Do I have the right chops for trumpet?

Discussion in 'Trumpet Discussion' started by nchsbandrocks10, Sep 21, 2010.

  1. nchsbandrocks10

    nchsbandrocks10 New Friend

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    So I just tell them the number of whatever I find?
     
  2. tobylou8

    tobylou8 Utimate User

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    Yea, it says number 1 instead of the web address, don't know why. I would go there and bookmark it so you can refer back to John's site often. He is a world class mouthpiece maker/designer.Regards.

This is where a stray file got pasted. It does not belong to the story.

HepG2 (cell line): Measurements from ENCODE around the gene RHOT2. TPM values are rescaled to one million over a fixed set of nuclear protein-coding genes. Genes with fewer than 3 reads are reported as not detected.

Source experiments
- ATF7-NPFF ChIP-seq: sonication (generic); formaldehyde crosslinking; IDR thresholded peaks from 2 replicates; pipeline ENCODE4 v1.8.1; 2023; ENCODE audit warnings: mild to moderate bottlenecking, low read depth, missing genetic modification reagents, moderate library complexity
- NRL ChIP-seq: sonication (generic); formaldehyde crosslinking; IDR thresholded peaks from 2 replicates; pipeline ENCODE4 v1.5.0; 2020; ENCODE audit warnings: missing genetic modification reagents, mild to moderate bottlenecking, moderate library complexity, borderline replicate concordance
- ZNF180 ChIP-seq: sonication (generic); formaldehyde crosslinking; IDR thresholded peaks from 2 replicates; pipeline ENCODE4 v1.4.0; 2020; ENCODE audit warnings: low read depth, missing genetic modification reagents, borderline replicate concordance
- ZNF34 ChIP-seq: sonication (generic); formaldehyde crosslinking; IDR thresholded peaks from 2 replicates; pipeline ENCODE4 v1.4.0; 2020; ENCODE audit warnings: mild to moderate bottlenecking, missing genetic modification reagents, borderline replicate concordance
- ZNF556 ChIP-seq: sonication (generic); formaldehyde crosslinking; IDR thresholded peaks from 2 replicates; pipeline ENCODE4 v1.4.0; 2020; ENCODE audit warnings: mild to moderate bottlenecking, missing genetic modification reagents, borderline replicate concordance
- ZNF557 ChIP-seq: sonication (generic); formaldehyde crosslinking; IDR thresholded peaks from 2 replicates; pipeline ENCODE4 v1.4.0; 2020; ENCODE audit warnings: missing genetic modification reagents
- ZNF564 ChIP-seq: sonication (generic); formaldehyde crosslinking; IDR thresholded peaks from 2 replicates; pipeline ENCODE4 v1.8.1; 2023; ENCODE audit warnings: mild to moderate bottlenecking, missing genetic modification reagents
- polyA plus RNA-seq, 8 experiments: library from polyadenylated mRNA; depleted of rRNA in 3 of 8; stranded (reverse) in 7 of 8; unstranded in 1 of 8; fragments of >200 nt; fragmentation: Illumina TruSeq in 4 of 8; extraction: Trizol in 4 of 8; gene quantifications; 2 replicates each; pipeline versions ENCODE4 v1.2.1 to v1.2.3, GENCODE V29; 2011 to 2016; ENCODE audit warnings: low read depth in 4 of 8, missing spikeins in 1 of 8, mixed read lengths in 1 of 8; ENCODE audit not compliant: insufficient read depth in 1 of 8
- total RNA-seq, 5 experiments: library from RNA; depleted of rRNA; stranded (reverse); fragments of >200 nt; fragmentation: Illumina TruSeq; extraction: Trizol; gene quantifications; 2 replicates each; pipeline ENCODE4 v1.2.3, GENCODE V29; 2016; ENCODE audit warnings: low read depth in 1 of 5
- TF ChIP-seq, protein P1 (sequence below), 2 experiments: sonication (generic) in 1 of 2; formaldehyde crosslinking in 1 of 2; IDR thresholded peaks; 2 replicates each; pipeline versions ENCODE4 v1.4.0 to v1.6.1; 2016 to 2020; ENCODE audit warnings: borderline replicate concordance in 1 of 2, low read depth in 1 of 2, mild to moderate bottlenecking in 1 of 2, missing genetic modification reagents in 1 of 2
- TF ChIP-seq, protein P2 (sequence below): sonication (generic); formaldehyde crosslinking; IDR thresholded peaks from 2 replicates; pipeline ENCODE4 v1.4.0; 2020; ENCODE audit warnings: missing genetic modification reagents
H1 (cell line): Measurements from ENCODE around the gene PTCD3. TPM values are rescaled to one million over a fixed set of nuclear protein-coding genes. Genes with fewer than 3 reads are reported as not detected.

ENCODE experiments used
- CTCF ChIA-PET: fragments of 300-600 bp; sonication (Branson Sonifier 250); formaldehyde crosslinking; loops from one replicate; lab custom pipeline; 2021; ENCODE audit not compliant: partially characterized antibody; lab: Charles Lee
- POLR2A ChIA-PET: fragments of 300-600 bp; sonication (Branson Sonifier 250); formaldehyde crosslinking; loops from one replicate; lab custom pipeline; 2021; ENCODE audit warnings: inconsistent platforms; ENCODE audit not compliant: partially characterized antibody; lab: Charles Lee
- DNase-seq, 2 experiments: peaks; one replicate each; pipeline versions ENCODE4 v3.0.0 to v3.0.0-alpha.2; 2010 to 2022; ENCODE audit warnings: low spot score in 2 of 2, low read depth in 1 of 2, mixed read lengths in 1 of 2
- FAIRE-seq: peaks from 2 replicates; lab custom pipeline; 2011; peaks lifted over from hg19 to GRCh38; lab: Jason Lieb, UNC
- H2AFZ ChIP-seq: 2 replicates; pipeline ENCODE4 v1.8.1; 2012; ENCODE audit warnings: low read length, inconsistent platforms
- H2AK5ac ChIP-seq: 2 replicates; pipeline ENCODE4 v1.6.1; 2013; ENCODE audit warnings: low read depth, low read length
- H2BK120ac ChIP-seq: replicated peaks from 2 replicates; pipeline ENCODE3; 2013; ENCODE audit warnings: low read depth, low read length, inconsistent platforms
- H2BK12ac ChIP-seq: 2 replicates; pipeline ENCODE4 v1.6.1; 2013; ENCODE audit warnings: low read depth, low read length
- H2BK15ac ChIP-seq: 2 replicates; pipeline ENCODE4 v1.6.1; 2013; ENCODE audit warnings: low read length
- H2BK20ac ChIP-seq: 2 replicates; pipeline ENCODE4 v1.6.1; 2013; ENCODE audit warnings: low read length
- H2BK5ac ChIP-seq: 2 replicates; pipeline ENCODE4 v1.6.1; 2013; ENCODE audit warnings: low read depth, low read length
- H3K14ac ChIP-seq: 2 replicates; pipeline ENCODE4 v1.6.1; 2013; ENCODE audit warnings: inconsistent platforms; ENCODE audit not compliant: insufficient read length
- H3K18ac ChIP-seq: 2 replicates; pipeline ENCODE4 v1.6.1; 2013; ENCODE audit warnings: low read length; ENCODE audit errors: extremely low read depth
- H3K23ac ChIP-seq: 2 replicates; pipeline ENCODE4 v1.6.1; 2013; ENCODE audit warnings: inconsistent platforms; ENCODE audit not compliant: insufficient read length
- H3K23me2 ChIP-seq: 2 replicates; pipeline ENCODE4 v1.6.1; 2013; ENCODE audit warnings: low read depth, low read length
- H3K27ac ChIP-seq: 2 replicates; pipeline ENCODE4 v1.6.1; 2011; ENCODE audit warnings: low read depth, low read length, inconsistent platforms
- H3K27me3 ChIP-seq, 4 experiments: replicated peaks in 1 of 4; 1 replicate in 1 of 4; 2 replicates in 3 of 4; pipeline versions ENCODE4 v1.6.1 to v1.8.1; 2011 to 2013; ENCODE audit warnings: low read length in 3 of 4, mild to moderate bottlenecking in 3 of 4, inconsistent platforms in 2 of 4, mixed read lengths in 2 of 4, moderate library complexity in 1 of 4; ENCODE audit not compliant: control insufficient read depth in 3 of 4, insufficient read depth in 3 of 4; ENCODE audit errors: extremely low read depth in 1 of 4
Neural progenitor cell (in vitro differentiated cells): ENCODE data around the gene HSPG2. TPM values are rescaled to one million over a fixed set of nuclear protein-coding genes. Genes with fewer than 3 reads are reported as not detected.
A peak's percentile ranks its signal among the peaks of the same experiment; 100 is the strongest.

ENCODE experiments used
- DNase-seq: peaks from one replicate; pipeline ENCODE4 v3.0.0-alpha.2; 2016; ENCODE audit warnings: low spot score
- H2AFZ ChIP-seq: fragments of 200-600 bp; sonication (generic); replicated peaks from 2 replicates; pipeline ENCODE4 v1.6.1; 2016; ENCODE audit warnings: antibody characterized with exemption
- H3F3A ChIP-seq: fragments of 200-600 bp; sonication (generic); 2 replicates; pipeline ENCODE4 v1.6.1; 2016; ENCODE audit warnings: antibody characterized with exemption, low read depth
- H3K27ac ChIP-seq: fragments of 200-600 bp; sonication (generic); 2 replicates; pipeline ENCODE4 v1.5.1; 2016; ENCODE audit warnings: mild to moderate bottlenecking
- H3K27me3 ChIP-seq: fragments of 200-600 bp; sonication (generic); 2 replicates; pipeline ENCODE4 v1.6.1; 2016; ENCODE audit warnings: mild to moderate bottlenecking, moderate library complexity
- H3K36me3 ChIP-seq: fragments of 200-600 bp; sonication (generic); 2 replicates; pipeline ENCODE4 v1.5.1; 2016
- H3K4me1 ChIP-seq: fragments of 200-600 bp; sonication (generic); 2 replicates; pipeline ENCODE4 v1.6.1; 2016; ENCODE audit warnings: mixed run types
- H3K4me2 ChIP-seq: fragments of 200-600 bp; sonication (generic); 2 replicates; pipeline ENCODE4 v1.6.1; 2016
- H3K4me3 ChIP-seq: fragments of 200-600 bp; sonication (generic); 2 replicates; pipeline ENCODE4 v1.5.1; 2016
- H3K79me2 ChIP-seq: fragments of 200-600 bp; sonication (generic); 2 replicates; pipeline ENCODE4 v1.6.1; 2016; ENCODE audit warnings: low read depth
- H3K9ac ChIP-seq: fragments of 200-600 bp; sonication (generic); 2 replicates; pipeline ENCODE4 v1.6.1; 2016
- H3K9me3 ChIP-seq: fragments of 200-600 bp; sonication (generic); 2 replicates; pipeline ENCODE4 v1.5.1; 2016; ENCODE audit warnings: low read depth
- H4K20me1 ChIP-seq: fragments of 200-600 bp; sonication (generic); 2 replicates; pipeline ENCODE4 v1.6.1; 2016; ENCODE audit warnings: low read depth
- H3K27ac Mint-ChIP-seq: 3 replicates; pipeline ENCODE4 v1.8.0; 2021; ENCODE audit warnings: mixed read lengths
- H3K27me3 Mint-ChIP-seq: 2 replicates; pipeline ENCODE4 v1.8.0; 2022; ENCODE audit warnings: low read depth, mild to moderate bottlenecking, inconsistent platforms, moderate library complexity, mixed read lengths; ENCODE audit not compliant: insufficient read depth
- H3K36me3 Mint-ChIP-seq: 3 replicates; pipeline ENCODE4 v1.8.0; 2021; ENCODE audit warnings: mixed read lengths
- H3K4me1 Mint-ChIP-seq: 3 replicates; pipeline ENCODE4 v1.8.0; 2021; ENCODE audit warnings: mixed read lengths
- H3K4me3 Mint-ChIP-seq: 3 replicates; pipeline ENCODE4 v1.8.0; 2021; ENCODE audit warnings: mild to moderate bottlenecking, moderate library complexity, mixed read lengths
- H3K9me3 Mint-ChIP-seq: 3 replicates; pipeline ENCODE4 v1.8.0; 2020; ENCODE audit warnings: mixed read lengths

3. tobylou8

    tobylou8 Utimate User

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    Basically yes, John will give you a range based on you lips makeup.
     
  4. Moshe Mizrachi

    Moshe Mizrachi Pianissimo User

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    Feb 17, 2010

    Size of mouthpiece that a player needs is completely unrelated to lip size.

    I have thin lips, but I play Double High C's on a big diameter Bach 1.25C-sized mouthpiece.

    High note player Cat Anderson had much bigger lips that I have, yet he played what is probably the world's smallest diameter mouthpiece.
    http://www.google.com/imgres?imgurl...a=X&ei=XIyZTMuuMISglAeW_YXvDw&ved=0CB0Q9QEwAg

    Instead, the mouthpiece diameter needs to match the dental formation behind the lips, because it is the dental formation behind the lips which serves as the foundation upon which the mouthpiece rests.